“I’m always on the winning side,” mused the Dread Lord, almost too faintly to hear. “And who said anything about conquering…” He trailed off.
Huh? I almost thought.
The foul-skinned demon narrowed his eyes again, and nodded to his son, who looked questioningly at his father, and it seemed to me that an unheard conversation flew between the two demons’ powerful minds. Then Hannathras nodded.
“We need a book,” he said.
“Another book!” I cried, and it was nearly too genuine. My heart pounded suddenly as the tickle grew to a pinprick pain, and the terror of discovery nearly overwhelmed my ability to contain it. My heart calmed back down. “A book,” I repeated calmly.
Hannathras snarled, his attack rebuffed. “A book,” he said. “Its cover is red, with a gilded tree across it.”
“Seriously, another book?” I said, grinning lopsidedly.
“It is held by the Scarlet Resurrection in the library of their Monastery,” continued Hannathras, unabated.
This gave me pause. “Scarlet Monastery?” I said, my eyes drifting to the dead foot-soldier hanging behind Varimathras. The feeling rose within me that this was unbearably important information, but, again, I filed it away for later.
“So you dangle your hostage’s intimate knowledge of the Resurrection in front of me without knowing much about them yourself,” hissed Hannathras, half annoyed and half taunting.
“Yeah, barely anything,” I mused, “I only used to be a member.”
Hannathras and Varimathras glanced at each other, as though this was significant news.
“Then you may have less trouble getting in,” said Hannathras. “The Monastery stands at the top of cliff along the ocean, two days east, as the cow walks,” he added tauntingly. “It’s a red book with no title on the spine and a gilded tree on the cover. Retrieve it and return here, and we’ll think about not killing you for sport.”
I smiled sardonically. “A better reward was never proposed.” I would have preferred Jonathan Trent’s eighty silver.
“Get out of here,” snarled Hannathras.
“I have to walk?”
“My little army won’t hurt you,” replied Varimathras, who had been watching us imperiously for the duration of the conversation. “They only do that if I tell them to, as your Forsaken friends discovered this evening.” He peered keenly at me, seeing if I would slip, let a stray thought out, but I was strong. I smiled.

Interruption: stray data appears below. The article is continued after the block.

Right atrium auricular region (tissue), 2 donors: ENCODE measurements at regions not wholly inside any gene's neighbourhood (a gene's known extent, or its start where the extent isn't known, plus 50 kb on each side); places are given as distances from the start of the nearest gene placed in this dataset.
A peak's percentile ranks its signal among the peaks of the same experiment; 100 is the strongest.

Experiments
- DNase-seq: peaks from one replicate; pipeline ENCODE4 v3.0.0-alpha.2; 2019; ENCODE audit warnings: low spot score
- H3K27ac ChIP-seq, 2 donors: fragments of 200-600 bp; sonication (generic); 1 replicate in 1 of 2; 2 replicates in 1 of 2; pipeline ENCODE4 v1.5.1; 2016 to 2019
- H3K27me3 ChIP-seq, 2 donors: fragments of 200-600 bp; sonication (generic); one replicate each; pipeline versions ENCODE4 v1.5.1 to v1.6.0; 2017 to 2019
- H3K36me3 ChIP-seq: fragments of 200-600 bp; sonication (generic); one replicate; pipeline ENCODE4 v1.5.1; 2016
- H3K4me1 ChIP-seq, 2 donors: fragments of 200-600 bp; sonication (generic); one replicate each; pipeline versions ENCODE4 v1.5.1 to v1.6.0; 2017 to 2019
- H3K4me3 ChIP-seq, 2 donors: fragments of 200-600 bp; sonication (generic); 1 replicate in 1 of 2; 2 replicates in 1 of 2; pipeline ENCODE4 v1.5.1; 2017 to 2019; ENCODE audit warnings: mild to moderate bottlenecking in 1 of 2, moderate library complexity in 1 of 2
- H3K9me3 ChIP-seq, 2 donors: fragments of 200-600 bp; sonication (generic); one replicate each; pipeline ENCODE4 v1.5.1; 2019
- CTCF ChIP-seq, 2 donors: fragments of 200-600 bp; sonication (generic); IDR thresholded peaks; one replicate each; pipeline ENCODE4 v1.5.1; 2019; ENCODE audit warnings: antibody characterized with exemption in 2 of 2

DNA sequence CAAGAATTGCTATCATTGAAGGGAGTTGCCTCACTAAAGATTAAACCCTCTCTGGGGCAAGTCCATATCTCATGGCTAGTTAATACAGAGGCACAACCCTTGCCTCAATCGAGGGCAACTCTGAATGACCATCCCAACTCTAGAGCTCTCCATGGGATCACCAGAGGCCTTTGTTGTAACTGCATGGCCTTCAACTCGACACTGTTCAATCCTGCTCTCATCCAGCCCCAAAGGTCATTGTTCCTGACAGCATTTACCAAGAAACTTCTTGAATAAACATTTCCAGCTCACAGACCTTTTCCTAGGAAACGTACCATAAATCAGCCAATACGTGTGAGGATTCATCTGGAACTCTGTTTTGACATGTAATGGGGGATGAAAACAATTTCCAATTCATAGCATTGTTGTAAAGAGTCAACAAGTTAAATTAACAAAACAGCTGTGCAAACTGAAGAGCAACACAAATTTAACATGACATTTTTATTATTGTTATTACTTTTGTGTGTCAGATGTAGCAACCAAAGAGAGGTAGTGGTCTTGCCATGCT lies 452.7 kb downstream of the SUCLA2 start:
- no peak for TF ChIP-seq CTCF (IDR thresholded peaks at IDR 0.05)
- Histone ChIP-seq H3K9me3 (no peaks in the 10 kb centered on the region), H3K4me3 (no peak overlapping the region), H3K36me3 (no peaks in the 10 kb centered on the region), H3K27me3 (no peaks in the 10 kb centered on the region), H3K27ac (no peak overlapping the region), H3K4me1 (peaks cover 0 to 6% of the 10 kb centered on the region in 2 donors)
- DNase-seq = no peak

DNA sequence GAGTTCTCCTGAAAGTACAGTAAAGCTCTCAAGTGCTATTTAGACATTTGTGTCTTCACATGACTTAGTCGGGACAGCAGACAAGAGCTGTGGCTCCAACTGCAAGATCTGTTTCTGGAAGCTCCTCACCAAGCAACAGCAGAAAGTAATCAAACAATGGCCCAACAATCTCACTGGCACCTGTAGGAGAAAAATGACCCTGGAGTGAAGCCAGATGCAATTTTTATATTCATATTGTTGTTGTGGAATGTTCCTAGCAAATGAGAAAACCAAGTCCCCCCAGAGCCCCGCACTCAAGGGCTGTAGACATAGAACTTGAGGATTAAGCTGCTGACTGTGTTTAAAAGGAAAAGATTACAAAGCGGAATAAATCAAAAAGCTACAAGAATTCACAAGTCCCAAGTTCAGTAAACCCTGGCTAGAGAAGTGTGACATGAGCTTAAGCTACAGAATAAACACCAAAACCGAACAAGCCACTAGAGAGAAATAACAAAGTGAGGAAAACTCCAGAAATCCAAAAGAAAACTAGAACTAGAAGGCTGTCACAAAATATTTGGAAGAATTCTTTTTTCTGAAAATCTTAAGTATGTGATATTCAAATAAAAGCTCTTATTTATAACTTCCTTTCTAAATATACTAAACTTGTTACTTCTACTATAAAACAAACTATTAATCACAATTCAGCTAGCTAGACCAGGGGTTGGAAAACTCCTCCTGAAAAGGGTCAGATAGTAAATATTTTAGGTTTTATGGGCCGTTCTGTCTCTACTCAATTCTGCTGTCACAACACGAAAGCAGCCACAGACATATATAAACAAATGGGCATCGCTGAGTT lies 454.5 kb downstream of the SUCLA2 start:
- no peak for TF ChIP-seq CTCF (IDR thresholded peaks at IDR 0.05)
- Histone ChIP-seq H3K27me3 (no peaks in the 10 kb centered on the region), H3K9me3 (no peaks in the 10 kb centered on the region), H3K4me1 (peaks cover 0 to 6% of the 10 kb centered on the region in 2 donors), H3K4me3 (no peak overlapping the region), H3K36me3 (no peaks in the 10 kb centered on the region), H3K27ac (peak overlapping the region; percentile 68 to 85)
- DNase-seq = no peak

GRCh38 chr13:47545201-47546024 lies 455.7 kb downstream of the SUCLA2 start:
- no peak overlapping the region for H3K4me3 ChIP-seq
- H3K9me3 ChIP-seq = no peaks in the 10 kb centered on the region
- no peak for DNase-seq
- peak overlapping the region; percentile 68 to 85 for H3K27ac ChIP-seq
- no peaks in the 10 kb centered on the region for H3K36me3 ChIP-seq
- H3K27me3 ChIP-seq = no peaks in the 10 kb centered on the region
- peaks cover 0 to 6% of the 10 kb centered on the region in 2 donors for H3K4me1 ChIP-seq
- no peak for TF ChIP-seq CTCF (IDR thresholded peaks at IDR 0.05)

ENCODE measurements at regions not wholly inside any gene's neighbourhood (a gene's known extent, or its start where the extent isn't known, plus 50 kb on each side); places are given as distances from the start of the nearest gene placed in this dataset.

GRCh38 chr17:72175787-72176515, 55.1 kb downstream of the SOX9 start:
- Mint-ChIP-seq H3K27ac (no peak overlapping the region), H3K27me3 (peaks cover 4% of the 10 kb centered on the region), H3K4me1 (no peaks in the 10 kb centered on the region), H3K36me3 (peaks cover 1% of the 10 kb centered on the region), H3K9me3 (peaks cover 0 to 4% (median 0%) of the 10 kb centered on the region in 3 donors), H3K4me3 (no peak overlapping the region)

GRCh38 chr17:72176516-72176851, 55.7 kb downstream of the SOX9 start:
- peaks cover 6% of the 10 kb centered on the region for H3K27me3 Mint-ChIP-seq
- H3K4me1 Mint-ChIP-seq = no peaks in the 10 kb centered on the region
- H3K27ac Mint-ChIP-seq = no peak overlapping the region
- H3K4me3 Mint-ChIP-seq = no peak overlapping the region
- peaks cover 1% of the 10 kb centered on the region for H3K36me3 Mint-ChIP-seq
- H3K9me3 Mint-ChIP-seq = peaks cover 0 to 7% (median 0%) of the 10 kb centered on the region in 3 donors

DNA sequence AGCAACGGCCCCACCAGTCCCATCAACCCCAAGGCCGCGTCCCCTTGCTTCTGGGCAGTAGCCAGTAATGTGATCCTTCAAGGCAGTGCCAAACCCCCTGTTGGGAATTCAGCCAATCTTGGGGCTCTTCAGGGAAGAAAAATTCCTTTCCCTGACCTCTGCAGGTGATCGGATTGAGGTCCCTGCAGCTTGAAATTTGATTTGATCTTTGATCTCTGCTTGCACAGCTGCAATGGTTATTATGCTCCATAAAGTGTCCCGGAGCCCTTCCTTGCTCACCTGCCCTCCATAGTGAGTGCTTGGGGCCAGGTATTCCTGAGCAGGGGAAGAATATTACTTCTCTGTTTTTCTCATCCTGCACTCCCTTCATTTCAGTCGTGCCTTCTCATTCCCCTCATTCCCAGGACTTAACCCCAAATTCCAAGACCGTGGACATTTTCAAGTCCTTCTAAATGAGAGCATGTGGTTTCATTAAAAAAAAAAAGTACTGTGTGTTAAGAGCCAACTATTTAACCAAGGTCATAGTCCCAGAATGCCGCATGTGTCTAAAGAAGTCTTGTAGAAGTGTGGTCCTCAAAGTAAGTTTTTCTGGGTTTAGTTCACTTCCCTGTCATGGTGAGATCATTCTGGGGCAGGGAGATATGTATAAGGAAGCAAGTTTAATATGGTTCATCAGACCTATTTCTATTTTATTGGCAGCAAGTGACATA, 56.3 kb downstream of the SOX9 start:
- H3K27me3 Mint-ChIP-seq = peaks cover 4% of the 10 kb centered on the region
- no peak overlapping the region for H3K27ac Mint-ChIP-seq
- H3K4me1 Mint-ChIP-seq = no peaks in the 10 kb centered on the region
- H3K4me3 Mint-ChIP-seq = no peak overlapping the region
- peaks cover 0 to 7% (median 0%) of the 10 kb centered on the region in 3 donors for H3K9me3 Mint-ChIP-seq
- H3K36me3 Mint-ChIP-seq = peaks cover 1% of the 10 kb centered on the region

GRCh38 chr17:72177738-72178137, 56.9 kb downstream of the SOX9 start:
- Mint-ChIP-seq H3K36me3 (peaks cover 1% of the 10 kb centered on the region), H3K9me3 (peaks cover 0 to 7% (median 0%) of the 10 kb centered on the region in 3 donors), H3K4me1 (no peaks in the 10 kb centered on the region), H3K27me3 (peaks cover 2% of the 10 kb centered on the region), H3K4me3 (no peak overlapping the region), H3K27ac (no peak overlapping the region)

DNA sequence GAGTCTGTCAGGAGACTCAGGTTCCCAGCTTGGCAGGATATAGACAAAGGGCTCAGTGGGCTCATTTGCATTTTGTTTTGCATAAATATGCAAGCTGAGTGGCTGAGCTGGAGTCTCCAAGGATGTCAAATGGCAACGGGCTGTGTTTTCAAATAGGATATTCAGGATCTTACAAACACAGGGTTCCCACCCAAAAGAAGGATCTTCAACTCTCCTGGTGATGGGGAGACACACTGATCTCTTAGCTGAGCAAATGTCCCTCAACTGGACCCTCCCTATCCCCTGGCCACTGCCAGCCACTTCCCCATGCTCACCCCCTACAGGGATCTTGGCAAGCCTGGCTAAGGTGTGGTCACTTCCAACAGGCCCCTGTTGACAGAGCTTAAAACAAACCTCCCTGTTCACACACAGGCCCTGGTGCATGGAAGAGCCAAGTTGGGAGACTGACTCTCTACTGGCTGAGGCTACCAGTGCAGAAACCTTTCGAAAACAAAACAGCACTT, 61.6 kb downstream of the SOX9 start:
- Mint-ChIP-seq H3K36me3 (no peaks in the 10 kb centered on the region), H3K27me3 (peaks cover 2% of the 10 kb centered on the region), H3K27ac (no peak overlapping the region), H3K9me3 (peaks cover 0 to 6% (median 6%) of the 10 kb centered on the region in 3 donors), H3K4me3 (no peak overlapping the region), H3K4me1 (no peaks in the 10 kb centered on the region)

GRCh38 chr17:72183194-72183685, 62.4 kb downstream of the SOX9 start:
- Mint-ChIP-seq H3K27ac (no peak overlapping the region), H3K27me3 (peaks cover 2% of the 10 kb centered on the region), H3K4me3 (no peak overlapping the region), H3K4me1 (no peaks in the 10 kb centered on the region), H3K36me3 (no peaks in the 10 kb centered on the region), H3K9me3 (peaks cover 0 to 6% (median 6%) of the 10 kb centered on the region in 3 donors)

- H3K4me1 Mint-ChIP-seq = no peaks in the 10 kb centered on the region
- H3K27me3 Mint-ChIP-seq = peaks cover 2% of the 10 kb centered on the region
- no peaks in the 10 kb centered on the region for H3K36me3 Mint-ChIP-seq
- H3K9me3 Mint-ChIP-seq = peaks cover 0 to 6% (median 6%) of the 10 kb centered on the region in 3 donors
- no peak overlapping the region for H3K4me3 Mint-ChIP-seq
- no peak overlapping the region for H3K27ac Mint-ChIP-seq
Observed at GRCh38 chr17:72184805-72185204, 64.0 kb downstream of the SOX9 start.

“Leave,” repeated Hannathras, and I turned.
I set hoof on the top stair, then the one below, then I was in the tower and out of sight. Ohhhh sweet, I thought, I did it! I’m awesome!
And then the tickle was back from above, and then it was inside me, and then, Ohhhh, too bad, hissed Hannathras’ voice gleefully in my head, too soon. My belly turned to ice.
My legs turned me back around, pulled by strings far too strong for me to sever, and I marched stiffly back up the stairs. “Father,” said the banshee quietly. “Shock and amazement, but the cow was sent as a spy.”
“You’re sure?” said Varimathras.
Who sent you? Hannathras was inside now, exploring every nook, and I couldn’t fight him. The Forsaken? The Argent Dawn, maybe? The Dawn, I thought desperately, the Dawn sent me!
A memory, shaken loose from some nook of memories, floated to mind: Katy M sitting across a fire-lit cave from me, a lifetime ago. If you want me to trust you, you can start by telling me what the Law is, I’d said.
Interesting, hissed the voice in my head.
“Should we hold him?” said Varimathras, gesturing with his great horned head to the ranks of shackles on the wall behind him.
And then the agents appeared in my mind’s eye, one at a time – the dwarf, the bull—
The druid! hissed the voice in my mind—
—and the whelp, and then, though I fought desperately—
“Oh, I don’t know,” said Hannathras out loud. “I don’t think there’s anything in this little mind,” and he turned towards the limp blue figure on the far side of the parapet, “that I can’t pry out of the murloc’s.”
And the images in my mind winked out. I gulped.
“Good,” said Varimathras. He stood. “Down,” he snarled. My legs collapsed and I fell to my knees. He walked heavily forward, his hooves echoing on the thick stones. Terror clutched at my chest and squeezed at my throat. I can’t die, I thought desperately. I can’t die, I can’t die, I can’t die I can’t die I can’t die—
And then the Dread Lord reached forward with one ugly, uncut fingernail, and, in a most painful way, he killed me.